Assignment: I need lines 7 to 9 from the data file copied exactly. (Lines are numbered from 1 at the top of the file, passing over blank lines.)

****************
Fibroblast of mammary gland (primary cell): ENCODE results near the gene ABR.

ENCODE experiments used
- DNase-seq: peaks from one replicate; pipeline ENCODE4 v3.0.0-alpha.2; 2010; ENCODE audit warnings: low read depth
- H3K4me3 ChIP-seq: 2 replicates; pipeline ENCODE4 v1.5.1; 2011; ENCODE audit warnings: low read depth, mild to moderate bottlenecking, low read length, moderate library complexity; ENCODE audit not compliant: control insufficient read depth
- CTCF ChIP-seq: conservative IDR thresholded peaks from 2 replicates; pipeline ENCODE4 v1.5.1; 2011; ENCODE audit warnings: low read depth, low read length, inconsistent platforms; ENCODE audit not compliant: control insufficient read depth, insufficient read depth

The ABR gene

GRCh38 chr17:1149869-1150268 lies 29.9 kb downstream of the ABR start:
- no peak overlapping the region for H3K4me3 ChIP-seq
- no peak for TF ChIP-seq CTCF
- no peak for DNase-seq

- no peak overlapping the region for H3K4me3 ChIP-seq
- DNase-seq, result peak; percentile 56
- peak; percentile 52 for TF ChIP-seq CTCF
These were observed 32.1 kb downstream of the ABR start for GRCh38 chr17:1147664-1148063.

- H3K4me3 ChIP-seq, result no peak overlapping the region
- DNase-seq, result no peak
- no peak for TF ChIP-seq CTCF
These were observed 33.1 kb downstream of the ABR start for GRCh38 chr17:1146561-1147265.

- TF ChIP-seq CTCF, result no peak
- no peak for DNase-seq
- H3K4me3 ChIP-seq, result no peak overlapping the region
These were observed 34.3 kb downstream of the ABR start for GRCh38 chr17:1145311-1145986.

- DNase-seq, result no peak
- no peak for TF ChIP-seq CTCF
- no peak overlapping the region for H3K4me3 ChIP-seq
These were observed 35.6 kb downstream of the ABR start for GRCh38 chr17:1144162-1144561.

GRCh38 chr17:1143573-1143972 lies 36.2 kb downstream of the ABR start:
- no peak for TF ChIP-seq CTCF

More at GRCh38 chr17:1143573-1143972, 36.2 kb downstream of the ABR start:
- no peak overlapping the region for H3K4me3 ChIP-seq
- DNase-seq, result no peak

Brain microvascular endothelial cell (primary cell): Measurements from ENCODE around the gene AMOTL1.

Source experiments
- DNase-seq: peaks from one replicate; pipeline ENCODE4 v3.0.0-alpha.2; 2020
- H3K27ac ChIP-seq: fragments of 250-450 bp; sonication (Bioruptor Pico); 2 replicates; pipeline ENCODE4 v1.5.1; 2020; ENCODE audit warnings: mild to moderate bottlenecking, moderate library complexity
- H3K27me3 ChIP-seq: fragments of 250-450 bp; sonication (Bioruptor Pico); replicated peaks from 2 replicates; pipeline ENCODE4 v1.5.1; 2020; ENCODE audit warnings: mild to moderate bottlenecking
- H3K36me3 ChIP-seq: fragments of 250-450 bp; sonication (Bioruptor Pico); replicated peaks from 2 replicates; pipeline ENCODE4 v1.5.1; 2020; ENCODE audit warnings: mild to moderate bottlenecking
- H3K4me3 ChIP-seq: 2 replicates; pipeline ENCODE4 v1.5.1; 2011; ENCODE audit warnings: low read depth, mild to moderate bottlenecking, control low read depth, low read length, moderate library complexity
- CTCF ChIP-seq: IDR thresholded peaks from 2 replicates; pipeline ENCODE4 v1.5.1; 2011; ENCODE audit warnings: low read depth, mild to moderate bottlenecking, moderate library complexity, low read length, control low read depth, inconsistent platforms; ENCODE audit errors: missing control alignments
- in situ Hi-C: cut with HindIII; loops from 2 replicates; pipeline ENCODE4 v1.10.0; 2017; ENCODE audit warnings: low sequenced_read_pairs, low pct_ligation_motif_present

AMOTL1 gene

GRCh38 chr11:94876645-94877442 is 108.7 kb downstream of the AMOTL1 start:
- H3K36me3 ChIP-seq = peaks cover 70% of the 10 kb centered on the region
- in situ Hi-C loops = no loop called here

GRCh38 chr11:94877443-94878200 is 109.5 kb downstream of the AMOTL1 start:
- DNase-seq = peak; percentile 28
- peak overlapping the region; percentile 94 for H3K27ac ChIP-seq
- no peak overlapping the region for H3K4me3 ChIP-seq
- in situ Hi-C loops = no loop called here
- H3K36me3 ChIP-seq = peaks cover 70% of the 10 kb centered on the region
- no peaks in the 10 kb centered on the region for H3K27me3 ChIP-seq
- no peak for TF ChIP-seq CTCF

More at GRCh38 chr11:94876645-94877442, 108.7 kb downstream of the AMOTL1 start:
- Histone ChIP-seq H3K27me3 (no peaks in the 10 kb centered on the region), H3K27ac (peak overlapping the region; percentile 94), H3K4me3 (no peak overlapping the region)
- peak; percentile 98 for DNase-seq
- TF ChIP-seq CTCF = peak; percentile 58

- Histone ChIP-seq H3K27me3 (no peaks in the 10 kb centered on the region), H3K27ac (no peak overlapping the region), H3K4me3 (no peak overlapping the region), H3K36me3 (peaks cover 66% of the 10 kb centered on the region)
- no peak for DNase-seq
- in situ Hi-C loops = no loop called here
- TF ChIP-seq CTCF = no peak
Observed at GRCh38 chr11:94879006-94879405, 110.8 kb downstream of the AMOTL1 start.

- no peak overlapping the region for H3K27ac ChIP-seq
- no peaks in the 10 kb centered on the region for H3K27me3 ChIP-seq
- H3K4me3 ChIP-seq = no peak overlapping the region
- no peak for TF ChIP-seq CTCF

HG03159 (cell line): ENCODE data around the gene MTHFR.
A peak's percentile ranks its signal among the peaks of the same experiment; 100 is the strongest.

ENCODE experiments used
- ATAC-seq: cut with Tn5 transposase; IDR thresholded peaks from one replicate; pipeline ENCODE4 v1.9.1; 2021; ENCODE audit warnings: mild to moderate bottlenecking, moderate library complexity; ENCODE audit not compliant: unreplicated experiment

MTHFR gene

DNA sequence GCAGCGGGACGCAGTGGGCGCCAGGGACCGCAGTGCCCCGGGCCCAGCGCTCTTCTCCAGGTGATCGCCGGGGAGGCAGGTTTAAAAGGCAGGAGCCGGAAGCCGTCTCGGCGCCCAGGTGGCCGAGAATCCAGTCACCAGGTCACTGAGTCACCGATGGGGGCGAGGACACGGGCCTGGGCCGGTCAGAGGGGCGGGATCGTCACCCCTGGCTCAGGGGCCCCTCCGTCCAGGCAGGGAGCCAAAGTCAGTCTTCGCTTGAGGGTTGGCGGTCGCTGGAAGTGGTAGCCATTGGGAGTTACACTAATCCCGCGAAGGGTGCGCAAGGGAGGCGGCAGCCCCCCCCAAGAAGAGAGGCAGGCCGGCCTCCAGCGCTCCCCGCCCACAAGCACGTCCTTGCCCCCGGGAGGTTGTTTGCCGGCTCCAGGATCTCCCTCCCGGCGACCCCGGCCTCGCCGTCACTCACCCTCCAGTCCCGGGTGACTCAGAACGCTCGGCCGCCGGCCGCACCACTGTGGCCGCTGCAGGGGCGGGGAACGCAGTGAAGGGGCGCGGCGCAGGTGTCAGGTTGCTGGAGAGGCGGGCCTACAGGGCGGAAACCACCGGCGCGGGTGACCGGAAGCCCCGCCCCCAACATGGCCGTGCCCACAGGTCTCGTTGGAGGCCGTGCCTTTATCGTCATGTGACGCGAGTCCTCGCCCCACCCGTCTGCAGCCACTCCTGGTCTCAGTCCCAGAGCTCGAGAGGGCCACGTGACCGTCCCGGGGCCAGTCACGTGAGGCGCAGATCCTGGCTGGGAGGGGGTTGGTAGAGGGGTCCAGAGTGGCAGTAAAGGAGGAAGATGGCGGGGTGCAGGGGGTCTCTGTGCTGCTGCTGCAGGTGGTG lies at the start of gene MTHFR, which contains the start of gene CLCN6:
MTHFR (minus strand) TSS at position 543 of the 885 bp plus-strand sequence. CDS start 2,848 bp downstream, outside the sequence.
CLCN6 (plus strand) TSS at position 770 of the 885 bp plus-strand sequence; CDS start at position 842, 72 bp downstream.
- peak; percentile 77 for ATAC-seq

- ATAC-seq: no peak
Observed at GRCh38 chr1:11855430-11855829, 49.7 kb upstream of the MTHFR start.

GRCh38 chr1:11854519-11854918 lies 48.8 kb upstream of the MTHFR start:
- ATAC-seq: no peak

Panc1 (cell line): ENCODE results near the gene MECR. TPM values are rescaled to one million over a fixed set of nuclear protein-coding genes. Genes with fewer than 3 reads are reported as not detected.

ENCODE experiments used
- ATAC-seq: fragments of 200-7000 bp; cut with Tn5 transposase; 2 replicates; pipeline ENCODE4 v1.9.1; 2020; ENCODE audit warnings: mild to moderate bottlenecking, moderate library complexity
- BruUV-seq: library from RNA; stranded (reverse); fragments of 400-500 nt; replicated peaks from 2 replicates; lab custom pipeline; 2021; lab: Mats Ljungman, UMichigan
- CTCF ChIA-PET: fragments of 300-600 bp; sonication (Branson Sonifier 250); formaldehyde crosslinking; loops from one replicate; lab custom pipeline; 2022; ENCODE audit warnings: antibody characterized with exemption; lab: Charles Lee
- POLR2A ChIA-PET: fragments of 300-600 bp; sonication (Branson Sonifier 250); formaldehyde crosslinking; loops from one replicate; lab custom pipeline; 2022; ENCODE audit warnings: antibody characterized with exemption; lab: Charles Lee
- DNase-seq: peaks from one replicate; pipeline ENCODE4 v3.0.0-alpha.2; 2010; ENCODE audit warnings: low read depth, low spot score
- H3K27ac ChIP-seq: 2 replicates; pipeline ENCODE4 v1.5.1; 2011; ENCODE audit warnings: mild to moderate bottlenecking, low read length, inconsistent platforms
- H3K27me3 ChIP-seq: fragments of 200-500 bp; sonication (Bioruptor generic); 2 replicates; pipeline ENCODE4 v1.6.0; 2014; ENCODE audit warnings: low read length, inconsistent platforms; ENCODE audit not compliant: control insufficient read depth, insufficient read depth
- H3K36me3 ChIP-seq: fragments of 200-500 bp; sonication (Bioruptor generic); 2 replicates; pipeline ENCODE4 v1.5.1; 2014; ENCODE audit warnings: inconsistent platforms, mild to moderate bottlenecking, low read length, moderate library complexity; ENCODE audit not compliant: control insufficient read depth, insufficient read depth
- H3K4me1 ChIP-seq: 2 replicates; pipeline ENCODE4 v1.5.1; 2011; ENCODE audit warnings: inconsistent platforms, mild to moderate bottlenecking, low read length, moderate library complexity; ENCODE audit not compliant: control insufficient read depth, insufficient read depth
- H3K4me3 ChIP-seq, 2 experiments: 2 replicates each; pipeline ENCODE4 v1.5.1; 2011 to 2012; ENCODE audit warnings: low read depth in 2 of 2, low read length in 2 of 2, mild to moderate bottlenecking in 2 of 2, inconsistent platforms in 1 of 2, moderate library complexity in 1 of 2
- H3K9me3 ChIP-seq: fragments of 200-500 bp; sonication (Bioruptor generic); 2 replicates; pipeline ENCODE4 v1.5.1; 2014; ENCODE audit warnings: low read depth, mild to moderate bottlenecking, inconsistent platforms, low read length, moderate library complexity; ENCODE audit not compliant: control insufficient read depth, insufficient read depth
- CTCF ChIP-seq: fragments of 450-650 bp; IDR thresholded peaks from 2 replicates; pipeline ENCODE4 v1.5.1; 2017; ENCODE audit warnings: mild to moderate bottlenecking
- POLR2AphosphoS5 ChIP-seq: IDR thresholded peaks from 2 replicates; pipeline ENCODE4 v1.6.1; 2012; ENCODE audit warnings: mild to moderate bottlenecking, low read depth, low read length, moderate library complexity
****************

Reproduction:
GRCh38 chr17:1149869-1150268 lies 29.9 kb downstream of the ABR start:
- no peak overlapping the region for H3K4me3 ChIP-seq
- no peak for TF ChIP-seq CTCF